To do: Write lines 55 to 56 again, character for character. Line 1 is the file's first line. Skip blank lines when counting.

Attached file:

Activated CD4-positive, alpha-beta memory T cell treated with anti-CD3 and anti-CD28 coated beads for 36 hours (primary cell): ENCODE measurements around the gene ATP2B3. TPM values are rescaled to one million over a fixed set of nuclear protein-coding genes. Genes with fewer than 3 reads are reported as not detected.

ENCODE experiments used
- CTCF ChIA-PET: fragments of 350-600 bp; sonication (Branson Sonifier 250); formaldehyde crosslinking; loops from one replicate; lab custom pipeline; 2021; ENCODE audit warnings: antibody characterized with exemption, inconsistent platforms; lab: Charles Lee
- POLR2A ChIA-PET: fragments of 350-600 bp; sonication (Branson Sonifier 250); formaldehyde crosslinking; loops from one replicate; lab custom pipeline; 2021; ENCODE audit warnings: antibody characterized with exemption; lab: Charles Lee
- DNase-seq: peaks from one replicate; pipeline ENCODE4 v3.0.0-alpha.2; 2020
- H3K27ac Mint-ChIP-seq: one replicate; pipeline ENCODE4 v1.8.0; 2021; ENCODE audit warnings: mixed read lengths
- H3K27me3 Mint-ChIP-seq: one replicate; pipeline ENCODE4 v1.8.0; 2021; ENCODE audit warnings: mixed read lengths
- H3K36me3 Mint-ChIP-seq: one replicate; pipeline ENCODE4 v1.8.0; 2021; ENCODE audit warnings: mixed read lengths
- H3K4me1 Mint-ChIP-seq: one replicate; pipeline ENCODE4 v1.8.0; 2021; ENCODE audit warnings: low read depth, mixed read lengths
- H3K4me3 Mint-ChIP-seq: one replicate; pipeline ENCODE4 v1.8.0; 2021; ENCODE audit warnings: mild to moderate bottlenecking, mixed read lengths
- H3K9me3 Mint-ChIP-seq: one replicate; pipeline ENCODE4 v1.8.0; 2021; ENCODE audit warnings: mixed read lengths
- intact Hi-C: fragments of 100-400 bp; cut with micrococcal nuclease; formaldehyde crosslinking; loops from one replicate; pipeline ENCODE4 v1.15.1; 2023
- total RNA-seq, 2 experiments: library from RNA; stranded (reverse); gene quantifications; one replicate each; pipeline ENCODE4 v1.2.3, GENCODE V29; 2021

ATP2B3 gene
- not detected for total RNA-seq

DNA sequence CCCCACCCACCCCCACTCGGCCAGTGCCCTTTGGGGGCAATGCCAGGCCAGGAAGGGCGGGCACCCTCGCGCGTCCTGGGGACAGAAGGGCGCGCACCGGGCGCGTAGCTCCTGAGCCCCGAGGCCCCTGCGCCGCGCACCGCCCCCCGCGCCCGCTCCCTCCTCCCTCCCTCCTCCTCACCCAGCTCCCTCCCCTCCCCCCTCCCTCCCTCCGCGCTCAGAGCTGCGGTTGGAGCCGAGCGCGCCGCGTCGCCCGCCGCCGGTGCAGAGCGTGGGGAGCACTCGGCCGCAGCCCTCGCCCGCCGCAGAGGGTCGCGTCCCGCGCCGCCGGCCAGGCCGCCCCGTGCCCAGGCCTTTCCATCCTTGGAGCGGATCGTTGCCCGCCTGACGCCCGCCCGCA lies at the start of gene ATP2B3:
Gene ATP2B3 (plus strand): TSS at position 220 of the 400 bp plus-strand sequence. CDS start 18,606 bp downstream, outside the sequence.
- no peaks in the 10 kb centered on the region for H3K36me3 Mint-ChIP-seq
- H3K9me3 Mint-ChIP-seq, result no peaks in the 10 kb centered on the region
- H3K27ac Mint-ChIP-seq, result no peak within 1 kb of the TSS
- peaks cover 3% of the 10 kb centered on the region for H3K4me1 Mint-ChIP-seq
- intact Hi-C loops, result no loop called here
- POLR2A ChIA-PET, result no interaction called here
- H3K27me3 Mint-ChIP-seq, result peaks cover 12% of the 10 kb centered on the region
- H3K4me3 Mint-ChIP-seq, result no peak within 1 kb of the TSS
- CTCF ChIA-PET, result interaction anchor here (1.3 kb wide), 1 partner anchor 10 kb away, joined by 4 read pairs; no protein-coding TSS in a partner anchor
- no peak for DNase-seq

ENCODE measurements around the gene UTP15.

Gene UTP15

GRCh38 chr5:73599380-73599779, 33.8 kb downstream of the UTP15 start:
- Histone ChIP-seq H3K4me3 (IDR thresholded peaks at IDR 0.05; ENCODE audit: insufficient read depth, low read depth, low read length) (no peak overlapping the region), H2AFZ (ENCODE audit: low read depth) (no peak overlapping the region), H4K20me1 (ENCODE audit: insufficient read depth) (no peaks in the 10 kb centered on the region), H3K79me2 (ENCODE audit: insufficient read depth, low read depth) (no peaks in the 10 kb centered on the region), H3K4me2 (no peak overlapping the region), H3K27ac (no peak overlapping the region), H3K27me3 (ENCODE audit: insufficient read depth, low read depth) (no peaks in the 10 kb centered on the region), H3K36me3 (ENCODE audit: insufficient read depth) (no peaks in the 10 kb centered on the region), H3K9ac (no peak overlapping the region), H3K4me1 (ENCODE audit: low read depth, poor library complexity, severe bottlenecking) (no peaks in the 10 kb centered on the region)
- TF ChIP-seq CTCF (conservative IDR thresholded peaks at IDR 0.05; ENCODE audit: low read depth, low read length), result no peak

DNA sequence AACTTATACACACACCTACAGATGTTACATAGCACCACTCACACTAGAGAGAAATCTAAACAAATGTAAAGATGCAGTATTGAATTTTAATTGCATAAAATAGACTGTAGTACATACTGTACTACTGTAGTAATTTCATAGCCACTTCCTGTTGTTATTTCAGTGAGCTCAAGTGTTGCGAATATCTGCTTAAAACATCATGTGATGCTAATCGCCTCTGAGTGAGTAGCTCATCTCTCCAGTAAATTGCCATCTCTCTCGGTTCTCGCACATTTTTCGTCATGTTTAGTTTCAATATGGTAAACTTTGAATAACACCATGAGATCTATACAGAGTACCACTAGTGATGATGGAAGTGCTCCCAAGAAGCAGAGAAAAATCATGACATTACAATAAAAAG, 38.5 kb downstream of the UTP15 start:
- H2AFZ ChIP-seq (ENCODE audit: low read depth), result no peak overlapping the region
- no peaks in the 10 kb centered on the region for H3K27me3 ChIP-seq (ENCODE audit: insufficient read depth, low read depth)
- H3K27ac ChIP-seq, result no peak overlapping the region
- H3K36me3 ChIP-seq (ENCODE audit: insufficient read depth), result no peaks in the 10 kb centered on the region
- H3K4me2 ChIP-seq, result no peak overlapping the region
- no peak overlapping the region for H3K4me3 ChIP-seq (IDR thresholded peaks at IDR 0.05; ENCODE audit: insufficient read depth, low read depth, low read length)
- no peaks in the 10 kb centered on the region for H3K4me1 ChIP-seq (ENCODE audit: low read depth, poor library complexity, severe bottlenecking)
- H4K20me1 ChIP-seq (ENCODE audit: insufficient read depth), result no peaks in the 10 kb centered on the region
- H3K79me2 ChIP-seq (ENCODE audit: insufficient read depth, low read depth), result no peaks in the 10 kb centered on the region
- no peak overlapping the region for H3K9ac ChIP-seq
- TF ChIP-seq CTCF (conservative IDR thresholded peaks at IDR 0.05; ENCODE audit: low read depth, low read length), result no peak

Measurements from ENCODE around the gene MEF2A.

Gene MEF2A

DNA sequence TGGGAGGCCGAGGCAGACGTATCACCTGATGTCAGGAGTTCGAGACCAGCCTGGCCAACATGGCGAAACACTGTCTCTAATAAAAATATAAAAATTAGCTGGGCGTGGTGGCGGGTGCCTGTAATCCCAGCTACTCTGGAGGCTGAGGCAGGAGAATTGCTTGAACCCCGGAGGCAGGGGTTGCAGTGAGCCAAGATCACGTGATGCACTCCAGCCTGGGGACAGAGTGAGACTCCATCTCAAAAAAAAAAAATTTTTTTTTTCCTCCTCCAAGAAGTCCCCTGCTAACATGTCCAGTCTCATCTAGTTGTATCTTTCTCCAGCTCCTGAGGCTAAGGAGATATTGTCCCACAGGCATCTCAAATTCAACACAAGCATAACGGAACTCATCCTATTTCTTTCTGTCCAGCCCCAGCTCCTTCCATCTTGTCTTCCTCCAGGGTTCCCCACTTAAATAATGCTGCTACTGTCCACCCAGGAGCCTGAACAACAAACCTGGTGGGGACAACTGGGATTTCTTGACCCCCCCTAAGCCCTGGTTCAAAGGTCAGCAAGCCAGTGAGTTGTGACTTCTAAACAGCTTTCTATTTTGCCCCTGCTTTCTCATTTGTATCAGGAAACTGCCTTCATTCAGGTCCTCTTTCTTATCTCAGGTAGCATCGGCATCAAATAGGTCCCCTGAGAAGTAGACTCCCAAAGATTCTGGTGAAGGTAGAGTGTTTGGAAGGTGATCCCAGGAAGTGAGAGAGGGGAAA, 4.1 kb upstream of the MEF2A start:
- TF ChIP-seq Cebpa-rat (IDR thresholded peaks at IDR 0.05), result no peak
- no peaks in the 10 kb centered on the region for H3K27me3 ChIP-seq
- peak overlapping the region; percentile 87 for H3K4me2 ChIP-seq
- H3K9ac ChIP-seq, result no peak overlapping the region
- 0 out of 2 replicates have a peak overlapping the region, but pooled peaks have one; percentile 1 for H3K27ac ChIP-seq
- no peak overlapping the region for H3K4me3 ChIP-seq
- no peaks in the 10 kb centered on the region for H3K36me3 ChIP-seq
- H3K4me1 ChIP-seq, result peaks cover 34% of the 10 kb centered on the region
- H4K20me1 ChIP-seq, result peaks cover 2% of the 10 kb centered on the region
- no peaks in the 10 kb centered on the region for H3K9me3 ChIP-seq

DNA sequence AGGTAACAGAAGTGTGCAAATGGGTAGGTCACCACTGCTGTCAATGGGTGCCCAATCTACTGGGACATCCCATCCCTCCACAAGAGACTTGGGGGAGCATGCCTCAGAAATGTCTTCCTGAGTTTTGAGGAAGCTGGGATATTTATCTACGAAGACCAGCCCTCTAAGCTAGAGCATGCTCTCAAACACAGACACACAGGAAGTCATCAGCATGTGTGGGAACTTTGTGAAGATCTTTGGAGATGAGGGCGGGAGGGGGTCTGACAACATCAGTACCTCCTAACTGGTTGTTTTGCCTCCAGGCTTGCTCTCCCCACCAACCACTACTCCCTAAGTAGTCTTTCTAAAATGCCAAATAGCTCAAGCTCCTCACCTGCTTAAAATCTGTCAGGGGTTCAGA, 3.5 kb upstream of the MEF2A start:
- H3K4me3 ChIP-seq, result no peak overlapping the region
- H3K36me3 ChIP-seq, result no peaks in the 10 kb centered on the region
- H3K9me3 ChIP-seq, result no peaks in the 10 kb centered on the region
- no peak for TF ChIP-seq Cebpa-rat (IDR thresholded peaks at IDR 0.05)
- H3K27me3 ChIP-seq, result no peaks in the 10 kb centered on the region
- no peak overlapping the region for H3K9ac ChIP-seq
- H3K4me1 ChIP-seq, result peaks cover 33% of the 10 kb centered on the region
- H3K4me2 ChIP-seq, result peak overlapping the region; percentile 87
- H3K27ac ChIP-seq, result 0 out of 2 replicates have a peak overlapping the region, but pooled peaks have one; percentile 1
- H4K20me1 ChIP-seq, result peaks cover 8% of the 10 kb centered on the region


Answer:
- H3K4me1 ChIP-seq, result peaks cover 34% of the 10 kb centered on the region
- H4K20me1 ChIP-seq, result peaks cover 2% of the 10 kb centered on the region